LoRaWAN networks are frequently insecure, according to new research, opening them up to attackers. Once compromised, a LoRaWAN network could be fed faked data, which could have serious consequences for the often-industrial applications of the technology.
Cesar Cerrudo, CTO at IOActive told SC Media UK that the repercussions of a successful compromise could be huge: “Larger LoRaWAN deployments are starting to go live throughout Europe, but not all implementations are secure. Indeed, in our testing we found many common issues that could be exploited by attackers. In just one use case - smart metering - there are more than 100,000 devices currently live in Europe, presenting quite a significant attack surface.”
In addition, some industrial deployments of LoRaWAN use the network to monitor IoT sensors over significant distances, such as in refineries and oil and gas pipelines. In a worst-case scenario, an attacker could potentially spoof incorrect pressure readings to trick operators into increasing - or decreasing - pressure to dangerous levels. Other attacks could include data poisoning of ML or AI defences and monitoring systems relying on the sensor data.
The IOActive researchers found that while the LoRaWAN protocol itself is relatively secure (and the latest version even more so), errors in configuration and deployment often leave the root certificate keys poorly protected. Most source code includes hardcoded AppKeys (OTAA devices) and AppSKeys/NwkSKeys (ABP devices), which are meant to be replaced before deploying the device. Unfortunately, these keys are not always replaced, and devices are deployed with these hardcoded keys, which are easily compromised.
Other keys are easy-to-guess, said the researchers, because manufacturers use set conventions, such as AppKey = DevEUI + AppEUI or AppKey = AppEUI + DevEUI, while others use the same AppEUI and AppKey or the same AppEUI for all devices (DevEUI and AppEUI are values transmitted in cleartext in LoRaWAN messages).
Cerrudo continued: “Key management in LoRaWAN is currently a mess, and there are no audit tools available either, so testing for poor implementations or weak keys has not been possible, leaving enterprises in the dark. Until we released a LoRaWAN Auditing Framework there was no way to easily test LoRaWAN deployments, and compared to the advanced intrusion detection capabilities that enterprises are used to on other networks, this really is a blind spot.”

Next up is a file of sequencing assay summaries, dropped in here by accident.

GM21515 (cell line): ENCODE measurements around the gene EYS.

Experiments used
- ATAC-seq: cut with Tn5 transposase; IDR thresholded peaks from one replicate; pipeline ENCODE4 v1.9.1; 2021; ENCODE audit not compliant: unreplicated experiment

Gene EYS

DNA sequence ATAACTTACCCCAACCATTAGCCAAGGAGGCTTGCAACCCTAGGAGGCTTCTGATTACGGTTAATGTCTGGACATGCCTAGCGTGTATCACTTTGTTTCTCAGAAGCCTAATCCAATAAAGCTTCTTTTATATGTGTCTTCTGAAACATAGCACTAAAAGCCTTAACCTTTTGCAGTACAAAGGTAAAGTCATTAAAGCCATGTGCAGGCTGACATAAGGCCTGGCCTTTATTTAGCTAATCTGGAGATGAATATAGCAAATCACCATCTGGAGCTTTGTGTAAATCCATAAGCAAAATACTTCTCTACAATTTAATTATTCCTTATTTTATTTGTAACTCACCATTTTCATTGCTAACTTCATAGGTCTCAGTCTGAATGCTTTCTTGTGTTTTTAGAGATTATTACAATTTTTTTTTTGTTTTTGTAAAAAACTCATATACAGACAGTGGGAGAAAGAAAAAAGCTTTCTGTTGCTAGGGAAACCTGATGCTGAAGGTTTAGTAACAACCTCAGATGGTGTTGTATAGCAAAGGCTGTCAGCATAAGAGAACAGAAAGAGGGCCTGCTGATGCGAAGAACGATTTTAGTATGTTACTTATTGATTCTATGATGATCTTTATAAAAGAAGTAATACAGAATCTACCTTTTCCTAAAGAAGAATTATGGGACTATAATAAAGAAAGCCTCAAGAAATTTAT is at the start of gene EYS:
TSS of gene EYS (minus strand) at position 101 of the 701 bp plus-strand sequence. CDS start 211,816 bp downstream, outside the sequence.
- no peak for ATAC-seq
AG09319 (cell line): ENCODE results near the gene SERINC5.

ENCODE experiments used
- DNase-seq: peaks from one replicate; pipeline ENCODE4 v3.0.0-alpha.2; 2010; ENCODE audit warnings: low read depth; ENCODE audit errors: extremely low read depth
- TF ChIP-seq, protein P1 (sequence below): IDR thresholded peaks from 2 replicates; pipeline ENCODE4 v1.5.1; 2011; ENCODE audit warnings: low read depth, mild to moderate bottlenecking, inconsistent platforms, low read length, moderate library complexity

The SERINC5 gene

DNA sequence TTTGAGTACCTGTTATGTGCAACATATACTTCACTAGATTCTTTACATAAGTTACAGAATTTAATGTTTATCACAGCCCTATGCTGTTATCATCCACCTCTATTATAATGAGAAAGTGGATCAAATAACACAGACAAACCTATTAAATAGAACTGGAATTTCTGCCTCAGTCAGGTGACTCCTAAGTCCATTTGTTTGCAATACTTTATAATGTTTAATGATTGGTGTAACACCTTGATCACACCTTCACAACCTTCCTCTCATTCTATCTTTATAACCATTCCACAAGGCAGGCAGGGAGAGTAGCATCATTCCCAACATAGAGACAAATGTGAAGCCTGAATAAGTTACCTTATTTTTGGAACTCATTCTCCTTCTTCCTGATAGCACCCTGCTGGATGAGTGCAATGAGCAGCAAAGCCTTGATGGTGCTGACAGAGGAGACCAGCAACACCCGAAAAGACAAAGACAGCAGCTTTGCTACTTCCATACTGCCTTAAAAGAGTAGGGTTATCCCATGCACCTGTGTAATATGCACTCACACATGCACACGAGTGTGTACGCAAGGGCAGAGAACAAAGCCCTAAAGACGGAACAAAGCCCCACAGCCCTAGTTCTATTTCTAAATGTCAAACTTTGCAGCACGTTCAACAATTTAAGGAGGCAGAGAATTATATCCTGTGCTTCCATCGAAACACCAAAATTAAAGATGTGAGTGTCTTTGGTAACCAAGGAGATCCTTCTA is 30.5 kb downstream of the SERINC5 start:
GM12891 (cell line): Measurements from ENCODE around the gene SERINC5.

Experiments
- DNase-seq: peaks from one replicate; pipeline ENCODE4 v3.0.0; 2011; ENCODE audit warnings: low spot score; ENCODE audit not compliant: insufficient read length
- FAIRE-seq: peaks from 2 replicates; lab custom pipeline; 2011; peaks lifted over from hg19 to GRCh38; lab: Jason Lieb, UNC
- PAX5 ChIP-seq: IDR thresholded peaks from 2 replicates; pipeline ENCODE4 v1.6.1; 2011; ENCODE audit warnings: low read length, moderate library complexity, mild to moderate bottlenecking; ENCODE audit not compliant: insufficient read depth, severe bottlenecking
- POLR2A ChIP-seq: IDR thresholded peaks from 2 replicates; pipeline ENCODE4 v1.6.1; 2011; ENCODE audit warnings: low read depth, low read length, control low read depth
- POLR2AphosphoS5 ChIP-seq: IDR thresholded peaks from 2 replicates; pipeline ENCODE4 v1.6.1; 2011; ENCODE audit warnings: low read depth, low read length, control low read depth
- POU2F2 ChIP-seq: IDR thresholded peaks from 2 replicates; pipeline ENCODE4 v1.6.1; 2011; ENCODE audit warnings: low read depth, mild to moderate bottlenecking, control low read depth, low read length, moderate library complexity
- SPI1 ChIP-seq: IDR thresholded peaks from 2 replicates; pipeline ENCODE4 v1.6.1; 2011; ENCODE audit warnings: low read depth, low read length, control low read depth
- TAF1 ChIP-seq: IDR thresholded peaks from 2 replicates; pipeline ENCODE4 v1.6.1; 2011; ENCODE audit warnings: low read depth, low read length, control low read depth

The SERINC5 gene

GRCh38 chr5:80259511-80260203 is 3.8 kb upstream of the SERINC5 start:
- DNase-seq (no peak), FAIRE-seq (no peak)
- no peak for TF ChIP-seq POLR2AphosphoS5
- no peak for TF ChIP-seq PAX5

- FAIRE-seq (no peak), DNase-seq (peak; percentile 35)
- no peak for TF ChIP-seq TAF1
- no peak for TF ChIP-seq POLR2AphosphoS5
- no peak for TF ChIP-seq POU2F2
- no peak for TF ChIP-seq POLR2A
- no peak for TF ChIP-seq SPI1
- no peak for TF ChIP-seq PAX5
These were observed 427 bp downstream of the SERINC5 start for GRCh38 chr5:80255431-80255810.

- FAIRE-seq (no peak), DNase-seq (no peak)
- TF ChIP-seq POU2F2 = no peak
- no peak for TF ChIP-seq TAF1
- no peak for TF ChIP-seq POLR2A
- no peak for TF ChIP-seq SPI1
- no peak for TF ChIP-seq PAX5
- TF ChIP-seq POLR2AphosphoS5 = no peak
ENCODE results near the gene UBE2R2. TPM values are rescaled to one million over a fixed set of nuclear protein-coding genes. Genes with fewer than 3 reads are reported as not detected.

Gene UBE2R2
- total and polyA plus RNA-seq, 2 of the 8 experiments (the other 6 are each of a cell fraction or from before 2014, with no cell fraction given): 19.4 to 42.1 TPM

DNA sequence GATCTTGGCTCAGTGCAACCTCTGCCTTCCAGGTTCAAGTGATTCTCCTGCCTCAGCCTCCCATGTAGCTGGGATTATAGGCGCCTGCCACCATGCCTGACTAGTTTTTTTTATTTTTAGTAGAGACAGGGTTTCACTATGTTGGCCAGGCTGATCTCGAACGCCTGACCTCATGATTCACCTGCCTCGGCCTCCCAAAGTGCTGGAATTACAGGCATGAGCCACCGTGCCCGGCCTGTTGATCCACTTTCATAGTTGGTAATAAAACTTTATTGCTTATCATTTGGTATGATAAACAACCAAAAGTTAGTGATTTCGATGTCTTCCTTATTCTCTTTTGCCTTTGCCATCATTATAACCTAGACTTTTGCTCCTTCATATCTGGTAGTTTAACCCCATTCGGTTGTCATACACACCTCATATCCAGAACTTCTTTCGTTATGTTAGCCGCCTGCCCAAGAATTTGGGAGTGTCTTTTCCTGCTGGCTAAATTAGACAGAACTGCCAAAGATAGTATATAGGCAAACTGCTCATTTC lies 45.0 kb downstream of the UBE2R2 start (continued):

Another issue highlighted by the researchers is that earlier devices running older versions of LoRaWAN are already out of band, so vulnerable to any patched vulnerabilities. “It is usually not possible to migrate LoRaWAN 1.0.3 devices to version 1.1 due to hardware limitations. This implies that 1.0.3 devices will not receive any substantial security updates, making additional solutions necessary to secure the LoRaWAN implementation,” noted the researchers.
Cerrudo said: “The question of security updates is a big issue for IoT networks, especially when considering remote or inaccessible devices with power constraints. Another issue with these earlier devices is that while our recommendation for ensuring security in sensitive deployments, such as smart metering, is to use an SE on the devices and a Hardware Security Module (HSM) on the infrastructure, very few devices have adopted this to date.”
Perhaps inevitably, given these issues and the pilot nature of many LoRaWAN deployments to date, the researchers found ‘numerous’ Internet-facing servers via Shodan14 that were using default credentials, such as admin/admin, or weak credentials that are easy to guess, which would allow an attacker to log in and harvest keys for the network.
The full IOActive report, “LoRaWAN networks susceptible to hacking: common cyber security problems, how to detect and prevent them” is available here.